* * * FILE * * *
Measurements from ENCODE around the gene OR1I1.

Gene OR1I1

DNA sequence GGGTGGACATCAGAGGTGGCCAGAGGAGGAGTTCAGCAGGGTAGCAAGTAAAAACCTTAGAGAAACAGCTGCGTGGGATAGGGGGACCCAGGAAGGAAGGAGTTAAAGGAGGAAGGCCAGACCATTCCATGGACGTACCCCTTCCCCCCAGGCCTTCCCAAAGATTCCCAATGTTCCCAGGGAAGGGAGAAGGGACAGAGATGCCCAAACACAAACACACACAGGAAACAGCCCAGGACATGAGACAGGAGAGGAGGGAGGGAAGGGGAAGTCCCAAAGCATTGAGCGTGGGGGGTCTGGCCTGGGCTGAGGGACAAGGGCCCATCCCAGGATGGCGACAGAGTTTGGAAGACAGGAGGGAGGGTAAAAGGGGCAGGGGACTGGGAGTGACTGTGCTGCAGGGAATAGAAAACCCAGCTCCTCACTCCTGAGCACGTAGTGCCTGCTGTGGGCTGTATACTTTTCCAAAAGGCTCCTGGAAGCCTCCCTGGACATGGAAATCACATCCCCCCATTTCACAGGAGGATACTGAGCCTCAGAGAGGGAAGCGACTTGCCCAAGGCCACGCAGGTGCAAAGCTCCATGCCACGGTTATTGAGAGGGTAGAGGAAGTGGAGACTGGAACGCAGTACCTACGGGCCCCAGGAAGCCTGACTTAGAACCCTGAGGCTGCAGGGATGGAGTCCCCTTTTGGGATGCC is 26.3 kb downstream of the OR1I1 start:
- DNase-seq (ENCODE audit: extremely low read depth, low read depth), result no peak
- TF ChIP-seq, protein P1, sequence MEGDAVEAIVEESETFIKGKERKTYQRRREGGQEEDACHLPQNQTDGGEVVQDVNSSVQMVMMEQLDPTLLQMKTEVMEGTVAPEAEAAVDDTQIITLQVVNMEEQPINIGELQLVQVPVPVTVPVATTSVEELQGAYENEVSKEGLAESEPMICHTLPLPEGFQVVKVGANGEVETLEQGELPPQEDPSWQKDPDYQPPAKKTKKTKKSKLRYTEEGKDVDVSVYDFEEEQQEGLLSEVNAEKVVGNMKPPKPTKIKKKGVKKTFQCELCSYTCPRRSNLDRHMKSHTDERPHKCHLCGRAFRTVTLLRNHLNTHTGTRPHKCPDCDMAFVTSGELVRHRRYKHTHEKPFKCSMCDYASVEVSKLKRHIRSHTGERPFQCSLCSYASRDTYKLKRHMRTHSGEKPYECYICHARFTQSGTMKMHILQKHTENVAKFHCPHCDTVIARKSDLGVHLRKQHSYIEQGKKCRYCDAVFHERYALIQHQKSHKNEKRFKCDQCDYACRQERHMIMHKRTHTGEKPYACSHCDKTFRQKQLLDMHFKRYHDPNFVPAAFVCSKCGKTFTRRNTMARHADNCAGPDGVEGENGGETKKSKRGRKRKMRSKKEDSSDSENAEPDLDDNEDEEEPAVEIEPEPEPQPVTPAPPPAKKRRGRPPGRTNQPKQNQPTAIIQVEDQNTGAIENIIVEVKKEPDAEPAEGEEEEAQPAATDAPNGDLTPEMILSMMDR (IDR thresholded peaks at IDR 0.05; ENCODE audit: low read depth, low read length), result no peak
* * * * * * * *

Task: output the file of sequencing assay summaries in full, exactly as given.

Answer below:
Measurements from ENCODE around the gene OR1I1.

Gene OR1I1

DNA sequence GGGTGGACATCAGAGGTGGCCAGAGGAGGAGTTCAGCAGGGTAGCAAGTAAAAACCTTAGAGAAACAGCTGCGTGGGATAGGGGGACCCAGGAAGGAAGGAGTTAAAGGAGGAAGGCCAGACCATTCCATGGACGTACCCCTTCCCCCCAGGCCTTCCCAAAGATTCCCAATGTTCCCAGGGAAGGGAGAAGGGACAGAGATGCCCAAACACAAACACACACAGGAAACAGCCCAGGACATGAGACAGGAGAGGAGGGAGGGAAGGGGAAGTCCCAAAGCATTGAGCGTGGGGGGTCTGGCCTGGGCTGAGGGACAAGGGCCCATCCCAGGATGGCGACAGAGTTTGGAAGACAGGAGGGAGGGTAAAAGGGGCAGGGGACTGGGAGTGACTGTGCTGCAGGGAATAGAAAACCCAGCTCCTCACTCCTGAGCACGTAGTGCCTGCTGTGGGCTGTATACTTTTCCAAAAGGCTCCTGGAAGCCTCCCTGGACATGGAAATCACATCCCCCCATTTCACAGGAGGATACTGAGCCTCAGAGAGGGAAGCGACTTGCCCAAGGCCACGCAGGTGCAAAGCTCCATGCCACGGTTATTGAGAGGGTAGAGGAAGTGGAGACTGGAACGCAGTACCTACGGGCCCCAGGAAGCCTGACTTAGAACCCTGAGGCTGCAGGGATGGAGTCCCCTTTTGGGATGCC is 26.3 kb downstream of the OR1I1 start:
- DNase-seq (ENCODE audit: extremely low read depth, low read depth), result no peak
- TF ChIP-seq, protein P1, sequence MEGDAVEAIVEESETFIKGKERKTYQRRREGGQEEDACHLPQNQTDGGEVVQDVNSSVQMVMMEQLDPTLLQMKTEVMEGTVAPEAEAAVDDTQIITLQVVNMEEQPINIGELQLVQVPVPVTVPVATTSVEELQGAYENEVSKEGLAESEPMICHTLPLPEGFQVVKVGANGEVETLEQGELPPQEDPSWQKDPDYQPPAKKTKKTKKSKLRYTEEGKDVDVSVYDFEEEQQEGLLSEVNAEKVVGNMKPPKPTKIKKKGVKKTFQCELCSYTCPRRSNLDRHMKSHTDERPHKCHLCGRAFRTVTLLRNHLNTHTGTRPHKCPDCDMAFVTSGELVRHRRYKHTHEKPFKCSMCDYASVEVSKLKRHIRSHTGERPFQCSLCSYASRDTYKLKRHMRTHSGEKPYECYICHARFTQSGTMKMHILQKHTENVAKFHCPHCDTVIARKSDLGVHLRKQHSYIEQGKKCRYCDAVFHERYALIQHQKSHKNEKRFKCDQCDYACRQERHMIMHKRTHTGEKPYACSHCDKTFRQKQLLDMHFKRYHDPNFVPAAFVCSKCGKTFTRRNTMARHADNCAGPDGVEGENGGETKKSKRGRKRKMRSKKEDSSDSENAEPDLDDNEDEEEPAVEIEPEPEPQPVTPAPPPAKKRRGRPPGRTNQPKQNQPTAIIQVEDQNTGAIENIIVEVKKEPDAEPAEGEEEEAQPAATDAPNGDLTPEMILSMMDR (IDR thresholded peaks at IDR 0.05; ENCODE audit: low read depth, low read length), result no peak